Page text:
Anal Gland Disorders in Cats

Anal Gland Disorders in Cats


A common problem many cat parents face is issues with anal glands.  Wild cats evolved two small glands on either side of their anus to mark their territory.  Every time an animal defecates, a very small amount of a foul-smelling liquid is excreted to alert other animals that this territory is claimed.  Unfortunately for our pet cats, selective breeding and processed diets have caused many pets’ anal glands to become unbalanced.  If a pet does not get enough fiber in their diet the anal glands fill up with that secretion, which is very uncomfortable.  Many pet parents have observed the bizarre “scooting” behavior where cats drag their rear end on the floor because their anal glands are full and irritated.  Severe cases can lead to impaction and require surgery.  Vets can manually express the glands, but that is unpleasant for the animal, the vet and can be expensive when it needs to be done on a regular basis.  Bulking up a pet’s stool with fiber puts soft pressure on the anal glands, expressing them naturally every time the pet poops.  Canned pumpkin is a great source of fiber and many pet parents have had excellent results adding a few scoops of it to their cats’ food to provide enough fiber to help keep the anal glands healthy.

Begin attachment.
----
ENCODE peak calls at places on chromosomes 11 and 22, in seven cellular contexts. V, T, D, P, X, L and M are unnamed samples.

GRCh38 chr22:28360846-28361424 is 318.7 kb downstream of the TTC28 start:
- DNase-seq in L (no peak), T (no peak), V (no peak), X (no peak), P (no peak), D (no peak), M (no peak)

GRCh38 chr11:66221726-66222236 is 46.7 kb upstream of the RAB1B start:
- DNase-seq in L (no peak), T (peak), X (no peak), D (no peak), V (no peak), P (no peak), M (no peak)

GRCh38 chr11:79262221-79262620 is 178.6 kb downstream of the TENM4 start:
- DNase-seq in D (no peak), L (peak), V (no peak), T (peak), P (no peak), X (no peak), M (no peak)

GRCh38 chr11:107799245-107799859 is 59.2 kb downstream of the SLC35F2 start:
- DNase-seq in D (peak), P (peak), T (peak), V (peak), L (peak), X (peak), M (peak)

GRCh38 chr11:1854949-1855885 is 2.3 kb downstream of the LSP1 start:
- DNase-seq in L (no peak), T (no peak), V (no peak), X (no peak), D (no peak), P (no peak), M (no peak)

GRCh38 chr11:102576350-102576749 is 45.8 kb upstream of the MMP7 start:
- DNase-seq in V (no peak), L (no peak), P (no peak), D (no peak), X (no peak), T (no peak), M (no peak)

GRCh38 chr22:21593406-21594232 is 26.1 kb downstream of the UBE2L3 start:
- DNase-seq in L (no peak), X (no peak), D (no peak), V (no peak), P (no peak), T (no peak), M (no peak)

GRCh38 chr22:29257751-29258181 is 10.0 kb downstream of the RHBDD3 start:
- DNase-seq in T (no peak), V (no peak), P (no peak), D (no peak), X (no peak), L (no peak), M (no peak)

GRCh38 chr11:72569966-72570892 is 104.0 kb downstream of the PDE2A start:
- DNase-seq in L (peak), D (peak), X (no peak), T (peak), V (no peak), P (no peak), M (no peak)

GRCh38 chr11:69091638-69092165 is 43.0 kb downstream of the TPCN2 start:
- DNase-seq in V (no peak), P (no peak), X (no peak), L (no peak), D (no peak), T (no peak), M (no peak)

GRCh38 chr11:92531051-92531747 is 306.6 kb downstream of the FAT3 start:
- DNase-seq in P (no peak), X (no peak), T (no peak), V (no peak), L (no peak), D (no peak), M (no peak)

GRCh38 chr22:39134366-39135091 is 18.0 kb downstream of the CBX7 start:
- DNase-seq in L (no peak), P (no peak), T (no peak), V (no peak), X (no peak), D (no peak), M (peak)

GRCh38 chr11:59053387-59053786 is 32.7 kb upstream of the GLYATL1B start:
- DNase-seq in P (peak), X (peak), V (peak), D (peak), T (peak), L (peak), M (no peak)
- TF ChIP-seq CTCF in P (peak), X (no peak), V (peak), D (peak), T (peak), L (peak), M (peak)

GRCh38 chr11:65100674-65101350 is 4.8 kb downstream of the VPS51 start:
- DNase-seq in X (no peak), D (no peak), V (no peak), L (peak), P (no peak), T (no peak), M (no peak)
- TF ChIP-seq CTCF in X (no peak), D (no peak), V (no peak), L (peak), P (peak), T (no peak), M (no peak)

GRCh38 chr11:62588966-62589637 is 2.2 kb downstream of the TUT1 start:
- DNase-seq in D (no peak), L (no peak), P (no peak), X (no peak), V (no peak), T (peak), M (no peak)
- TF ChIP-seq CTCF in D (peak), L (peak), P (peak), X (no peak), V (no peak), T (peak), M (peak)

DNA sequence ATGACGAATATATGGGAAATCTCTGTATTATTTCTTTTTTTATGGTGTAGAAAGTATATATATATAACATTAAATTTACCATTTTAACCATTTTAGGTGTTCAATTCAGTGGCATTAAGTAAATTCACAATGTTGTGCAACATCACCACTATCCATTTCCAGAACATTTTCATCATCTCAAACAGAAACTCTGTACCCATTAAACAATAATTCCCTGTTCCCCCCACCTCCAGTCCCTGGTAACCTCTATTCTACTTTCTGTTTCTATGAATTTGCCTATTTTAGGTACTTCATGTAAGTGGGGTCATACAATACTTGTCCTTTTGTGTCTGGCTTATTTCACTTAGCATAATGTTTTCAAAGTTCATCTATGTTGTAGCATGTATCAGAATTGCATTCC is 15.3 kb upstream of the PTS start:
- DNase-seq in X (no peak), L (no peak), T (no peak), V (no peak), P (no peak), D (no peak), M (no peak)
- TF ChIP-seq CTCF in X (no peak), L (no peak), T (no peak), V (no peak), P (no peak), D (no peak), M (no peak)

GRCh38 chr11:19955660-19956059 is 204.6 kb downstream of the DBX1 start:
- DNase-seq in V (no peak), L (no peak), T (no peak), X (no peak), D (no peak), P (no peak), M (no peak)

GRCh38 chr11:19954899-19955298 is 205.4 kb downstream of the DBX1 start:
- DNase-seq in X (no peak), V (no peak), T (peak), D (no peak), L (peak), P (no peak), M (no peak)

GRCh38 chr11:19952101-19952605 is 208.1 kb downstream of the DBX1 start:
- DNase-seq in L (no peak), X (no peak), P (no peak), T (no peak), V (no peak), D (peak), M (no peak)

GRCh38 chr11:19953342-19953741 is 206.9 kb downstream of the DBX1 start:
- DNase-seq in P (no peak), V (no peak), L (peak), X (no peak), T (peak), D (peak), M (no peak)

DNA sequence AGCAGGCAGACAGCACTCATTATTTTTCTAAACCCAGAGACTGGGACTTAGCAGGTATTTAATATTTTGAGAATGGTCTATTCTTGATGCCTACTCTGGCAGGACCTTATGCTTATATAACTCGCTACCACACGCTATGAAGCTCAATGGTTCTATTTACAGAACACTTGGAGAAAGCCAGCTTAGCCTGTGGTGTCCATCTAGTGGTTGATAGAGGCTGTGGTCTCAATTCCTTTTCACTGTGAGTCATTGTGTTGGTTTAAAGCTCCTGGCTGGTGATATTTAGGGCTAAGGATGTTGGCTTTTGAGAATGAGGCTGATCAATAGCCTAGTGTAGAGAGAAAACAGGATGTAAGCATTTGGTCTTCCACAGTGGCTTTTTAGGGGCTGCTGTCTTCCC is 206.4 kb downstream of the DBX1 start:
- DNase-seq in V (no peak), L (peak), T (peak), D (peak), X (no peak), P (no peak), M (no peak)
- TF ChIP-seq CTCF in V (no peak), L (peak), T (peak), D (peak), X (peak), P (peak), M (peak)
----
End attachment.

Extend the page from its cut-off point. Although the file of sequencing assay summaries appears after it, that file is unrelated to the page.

Functional coupling between motor and sensory nerves through contraction of sphincters in the pudendal area of the female cat.


Anal sac gland carcinoma in 64 cats in the United Kingdom (1995 – 2007).


Discharge patterns of pudendal efferent fibres innervating the external anal sphincter of the cat.


Nervous control of the internal anal sphincter of the cat.